Discovering she is terminally ill has not stopped Claire Baron from enjoying each day – and she wants to share her belief that it is OK to talk openly about dying.
The 51-year-old was diagnosed with lung cancer in June and told it was unlikely she would see Christmas. Since then, she has found strength through her family, her Christian faith and the support offered by hospice charity ellenor.
She said: “I’m not going to become a victim and I still have my sense of humour, but I do struggle with feelings of guilt and grief.”
The guilt Claire feels is towards her large and loving family – knowing what a tough journey lies ahead and knowing that their grief will continue after she is gone. Among her support network are mother Maureen, partner Gary, two grown-up daughters, Shauna and Sam, and six grandchildren. She also has her father Barry, stepmother Rosemary and three brothers, Dean, Leigh and Ryan.
She said: “It’s not just me, it’s we. My diagnosis was a real shock, but I think we have all managed to deal with it as best we can. I am very strong, and I have told the family I don’t want any tears and luckily, they are of the same mindset. But of course, you don’t know how people will really cope until they are going through it.
“My life is going to come to an end, but it is a different story for my family because they are going to carry on. I want to give them a hug at their point of grief and to say it’s going to be OK.”
Claire went to the doctor in June complaining of a cough. She suffers from COPD (Chronic Obstructive Pulmonary Disease) so thought maybe she had a chest infection, Sadly, there was a 9cm tumour growing in her right lung and the cancer had spread to a kidney.
She chose not to have radiotherapy, chemotherapy or biopsies and was contacted by ellenor, who offered palliative support. She has decided she would like to die at home, where her partner Gary and mum Maureen are looking after her. Both Claire and Gary have been given leave by their bosses at Arriva, where they work as bus drivers.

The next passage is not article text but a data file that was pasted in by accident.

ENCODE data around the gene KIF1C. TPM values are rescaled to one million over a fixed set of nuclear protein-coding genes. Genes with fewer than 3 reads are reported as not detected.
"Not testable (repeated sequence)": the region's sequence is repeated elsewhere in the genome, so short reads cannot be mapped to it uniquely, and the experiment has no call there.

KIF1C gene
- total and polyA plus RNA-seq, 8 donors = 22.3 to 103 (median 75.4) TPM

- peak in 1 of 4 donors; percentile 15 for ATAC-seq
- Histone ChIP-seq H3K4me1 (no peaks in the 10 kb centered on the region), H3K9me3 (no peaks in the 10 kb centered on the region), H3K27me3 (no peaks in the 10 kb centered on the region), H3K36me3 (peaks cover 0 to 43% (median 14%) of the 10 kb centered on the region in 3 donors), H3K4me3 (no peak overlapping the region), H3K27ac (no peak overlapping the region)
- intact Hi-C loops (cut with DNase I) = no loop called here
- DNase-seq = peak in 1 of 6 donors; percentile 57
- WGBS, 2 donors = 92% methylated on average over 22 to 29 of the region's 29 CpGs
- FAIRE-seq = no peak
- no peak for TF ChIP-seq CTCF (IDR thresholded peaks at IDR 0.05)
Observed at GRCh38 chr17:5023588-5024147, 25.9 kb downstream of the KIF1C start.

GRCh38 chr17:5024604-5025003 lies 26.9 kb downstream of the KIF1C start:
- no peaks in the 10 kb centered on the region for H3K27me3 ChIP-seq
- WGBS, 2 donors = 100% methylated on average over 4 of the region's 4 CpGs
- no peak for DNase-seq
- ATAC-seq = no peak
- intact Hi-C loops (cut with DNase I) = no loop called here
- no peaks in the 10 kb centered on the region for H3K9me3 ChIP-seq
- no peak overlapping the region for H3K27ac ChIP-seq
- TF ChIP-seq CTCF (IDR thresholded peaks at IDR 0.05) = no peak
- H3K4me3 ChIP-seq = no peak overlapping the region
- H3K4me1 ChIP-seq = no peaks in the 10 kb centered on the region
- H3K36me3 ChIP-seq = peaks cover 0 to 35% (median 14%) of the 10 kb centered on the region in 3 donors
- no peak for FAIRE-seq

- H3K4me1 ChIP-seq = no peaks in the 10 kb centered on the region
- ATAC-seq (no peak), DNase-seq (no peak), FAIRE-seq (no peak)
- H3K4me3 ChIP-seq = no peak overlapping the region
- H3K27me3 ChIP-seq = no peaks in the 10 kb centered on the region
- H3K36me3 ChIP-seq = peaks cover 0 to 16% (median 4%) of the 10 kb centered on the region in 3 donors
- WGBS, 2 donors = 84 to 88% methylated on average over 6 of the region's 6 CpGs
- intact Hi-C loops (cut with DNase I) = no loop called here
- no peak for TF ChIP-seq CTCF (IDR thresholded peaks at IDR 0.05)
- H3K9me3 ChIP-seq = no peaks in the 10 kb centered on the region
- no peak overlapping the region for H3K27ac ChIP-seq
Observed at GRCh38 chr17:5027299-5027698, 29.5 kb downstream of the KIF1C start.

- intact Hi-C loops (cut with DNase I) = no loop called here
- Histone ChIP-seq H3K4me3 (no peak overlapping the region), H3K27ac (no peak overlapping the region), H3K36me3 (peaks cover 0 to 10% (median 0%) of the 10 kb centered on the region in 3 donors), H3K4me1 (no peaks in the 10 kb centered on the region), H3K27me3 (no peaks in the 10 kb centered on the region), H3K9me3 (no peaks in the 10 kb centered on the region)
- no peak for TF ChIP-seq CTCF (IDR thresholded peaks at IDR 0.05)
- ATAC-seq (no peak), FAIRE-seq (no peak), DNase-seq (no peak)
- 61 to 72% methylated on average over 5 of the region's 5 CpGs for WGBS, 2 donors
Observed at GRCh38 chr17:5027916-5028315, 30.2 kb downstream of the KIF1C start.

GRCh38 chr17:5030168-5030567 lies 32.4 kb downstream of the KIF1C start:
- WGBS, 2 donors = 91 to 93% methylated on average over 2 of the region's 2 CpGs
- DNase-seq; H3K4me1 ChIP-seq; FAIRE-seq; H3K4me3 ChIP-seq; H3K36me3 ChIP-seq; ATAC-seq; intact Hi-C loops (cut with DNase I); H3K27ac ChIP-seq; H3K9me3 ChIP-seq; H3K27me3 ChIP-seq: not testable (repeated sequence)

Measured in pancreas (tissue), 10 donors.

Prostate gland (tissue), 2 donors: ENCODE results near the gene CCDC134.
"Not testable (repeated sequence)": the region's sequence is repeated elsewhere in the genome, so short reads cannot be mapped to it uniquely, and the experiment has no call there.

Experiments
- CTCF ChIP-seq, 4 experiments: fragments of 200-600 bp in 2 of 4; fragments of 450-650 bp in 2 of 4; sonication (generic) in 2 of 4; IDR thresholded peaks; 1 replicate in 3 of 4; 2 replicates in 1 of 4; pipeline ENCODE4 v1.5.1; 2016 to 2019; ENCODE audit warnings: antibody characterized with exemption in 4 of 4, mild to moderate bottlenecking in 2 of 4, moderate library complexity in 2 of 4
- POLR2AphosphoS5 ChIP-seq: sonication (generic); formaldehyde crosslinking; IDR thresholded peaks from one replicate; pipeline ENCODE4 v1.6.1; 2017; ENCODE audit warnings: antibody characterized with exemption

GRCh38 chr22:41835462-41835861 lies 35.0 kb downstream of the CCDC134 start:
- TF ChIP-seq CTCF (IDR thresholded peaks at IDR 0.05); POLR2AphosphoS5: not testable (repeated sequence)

Claire said: “It’s a struggle knowing that my partner and my mum are watching me die but my family support network is large. We are all about togetherness.”
Each day is physically and emotionally challenging now for Claire. Aromasticks given to her by complementary therapists at ellenor have helped her to stay calm, and she is hoping to have some therapy sessions at the hospice soon.
She said: “From the moment I wake up I want to go back to sleep, which is difficult for me. I have always been an independent person, going out walking and keeping active.”
Claire’s positive attitude was apparent from when ellenor first became involved in her care. Within months of her diagnosis, she had already raised about £1,600 for the charity by doing a sponsored walk.
She also decided to bravely host her own wake at the café run by her brother Dean at Eastgate Church in Gravesend. Once family and friends were gathered, Gary and Claire treated them to a surprise spiritual wedding.